Sports agent denies charges

Sports promoter Eddie Rivera is entangled in a financial dispute with investors, and he shouldn’t have been charged with theft, his lawyer told a judge Tuesday.

Investigators are making more of the 31-year-old Mukilteo resident’s financial problems than they should, attorney Richard Hansen of Seattle said. The dispute is a civil matter, not a criminal case, he added.

"The biggest investors in this company are not complaining about this," Hansen said in court.

Hansen went before Everett District Court Judge Thomas Kelly on Tuesday when Rivera appeared on three counts of first-degree theft in connection with his sports promoting business, Sports Management International.

He is accused of using connections with some Seattle Mariners baseball players to attract investors, and then not providing services to a car dealership with which athletes had a promotional contract.

Some investors also complained that Rivera was spending company money on his personal expenses, including expensive cars.

Rivera, who is awaiting trial on nine previous theft charges, was being held on $150,000 bail on the theft investigation involving the Mariners. Kelly, however, reduced that to $50,000 Tuesday over deputy prosecutor Jim Townsend’s objections.

"He steals from everybody he’s in contact with," Townsend told the judge. "I have to applaud Mr. Rivera for ingenuity, but he’s going to continue stealing from everybody."

Townsend also said Mukilteo police charged Rivera in early November with fourth-degree assault for allegedly slapping his wife during an argument. Hansen told the judge that incident came at the height of the investigation in the face of much stress, and it has nothing to do with the charges. He asked for Rivera’s release from jail without having to post bail.

Hansen told the judge the whole thing is merely a dispute among business partners over how company money was spent. He said a friend of Rivera is willing to give the defendant a job in a car detailing business in Seattle.

Outside court, Hansen said Rivera intended no fraud, but the investigation and publicity surrounding it has killed his sports business.

"Eddie had the potential of becoming a big agent, and this destroyed that," Hansen said. "Eddie has a track record of making money with professional baseball players."

The lawyer claimed that the business fell apart when some of the investors had "buyers’ remorse."

On Monday, prosecutors filed a criminal complaint in Everett District Court charging Rivera with three counts of theft. One allegedly involved bilking a local auto dealership out of $70,000 that should have been used for advertising.

The second accused Rivera of receiving $61,000 to promote a new machine designed to teach players how to throw a baseball, and doing little or nothing to market it.

A third charge surrounded allegations that an investor was not paid back money on his $76,000 investment in Sports Management International.

Reporter Jim Haley: 425-339-3447 or haley@heraldnet.com.

Talk to us

More in Local News

Kevin Duncan puts his ballot in the ballot drop box outside of the Arlington Library on Tuesday, Feb. 11, 2020 in Arlington, Wash. The Arlington school District has three measures on the February ballot, including one to replace Post Middle School. (Olivia Vanni / The Herald)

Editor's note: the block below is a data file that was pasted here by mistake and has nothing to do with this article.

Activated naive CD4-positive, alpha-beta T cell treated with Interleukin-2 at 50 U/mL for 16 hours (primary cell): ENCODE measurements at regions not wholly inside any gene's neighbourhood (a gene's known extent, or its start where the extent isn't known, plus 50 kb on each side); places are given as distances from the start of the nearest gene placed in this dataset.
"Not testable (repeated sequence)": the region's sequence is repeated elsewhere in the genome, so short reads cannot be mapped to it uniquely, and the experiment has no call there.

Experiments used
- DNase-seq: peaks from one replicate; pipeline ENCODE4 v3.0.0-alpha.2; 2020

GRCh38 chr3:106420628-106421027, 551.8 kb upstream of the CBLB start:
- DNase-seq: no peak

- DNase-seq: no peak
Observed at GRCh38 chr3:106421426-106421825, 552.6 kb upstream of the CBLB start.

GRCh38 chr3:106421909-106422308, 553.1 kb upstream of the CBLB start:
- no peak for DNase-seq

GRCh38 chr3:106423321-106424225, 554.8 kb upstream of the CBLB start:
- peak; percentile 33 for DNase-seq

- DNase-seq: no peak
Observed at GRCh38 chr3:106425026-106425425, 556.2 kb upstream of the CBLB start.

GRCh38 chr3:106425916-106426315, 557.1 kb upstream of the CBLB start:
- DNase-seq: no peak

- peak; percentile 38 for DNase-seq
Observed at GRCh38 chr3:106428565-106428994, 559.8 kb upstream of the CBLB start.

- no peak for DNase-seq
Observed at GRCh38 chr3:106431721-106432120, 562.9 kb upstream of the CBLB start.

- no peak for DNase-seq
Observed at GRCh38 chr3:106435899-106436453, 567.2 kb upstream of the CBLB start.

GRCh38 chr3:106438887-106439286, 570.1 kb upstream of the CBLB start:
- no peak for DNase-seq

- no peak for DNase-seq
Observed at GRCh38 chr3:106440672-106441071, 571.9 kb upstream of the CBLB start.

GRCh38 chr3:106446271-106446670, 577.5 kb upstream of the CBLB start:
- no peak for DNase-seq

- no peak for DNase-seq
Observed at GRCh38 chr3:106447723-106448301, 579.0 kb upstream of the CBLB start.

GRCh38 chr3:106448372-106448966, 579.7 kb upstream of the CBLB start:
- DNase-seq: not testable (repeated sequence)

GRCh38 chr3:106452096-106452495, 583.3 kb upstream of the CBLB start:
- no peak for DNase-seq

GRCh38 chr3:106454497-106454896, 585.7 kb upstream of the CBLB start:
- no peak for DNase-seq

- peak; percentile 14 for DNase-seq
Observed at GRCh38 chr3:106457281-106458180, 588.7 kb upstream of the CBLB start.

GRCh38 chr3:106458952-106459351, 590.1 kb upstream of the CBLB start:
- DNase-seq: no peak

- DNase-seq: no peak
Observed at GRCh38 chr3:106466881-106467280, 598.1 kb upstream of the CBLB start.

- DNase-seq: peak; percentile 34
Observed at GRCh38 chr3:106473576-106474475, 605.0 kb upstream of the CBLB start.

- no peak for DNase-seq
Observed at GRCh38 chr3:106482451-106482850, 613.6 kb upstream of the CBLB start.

High court: State must pay for some, not all, ballot boxes

Snohomish County sued to recoup the cost of adding 21 ballot drop boxes to comply with a 2017 law.

Jesse Spitzer (Snohomish County Sheriff's Office)
Sultan man wanted in Washington, Idaho arrested in Montana

Jesse Spitzer, 30, is accused of multiple thefts and was on the run from law enforcement for a week.

‘Armed and dangerous’ carjacking suspect last seen in Edmonds

A man in a stolen truck led troopers on a chase. He crashed, assaulted another driver and took that car.

Logo for news use featuring the municipality of Lynnwood in Snohomish County, Washington. 220118
Lynnwood bookkeeper gets federal prison for embezzling $298K

Judith Wright, 75, was sentenced Friday to six months for writing fraudulent checks to herself. It wasn’t the first time.

Sen. Ron Muzzall, R-Oak Harbor, left, speaks on the floor of the Senate, Wednesday, Jan. 26, 2022, at the Capitol in Olympia, Wash., during debate on a measure that would delay implementation of a long-term care program and the payroll tax that pays for it. The Senate passed the measure, which was passed by the House last week, and Gov. Jay Inslee is expected to sign the measure on Friday. (AP Photo/Ted S. Warren)
Delay of Washington’s long-term-care program signed into law

The bill addresses concerns about the program’s solvency and criticism about elements of the underlying law.

Anthony Boggess
Man charged with first-degree murder for killing of Marysville roommate

Anthony Boggess, 30, reportedly claimed “demons” told him to hurt people. He’s accused of killing James Thrower, 65.

Les Parks, left, talks with his daughter, Kenzi Parks, after a laser etched drum finished printing Tuesday afternoon at his home in Tulalip, Washington on January 25, 2022. (Kevin Clark / The Herald)
After 1,200 positive cases, Tulalip Tribes face ‘deepest fear’

“We used to be big on family doings — not anymore.” On top of a cultural toll, the pandemic has exposed health inequities.

Stevens Pass on Dec. 30, 2021.  (Kevin Clark / Herald file)
Amid rocky ski season with 300 complaints, Stevens Pass offers deal

Vail Resorts said returning customers can get discounts for 2022-23 if they renew their passes by May 30.

A car drives by Everett Station where Everett Mayor Cassie Franklin's proposal for its ARPA funds includes funding a child care center at station. (Olivia Vanni / The Herald) 20211118
Council approves lease for Bezos Academy at Everett Station

The preschool will be tuition-free. “I just know how darned important it is,” Councilmember Liz Vogeli said.

Most Read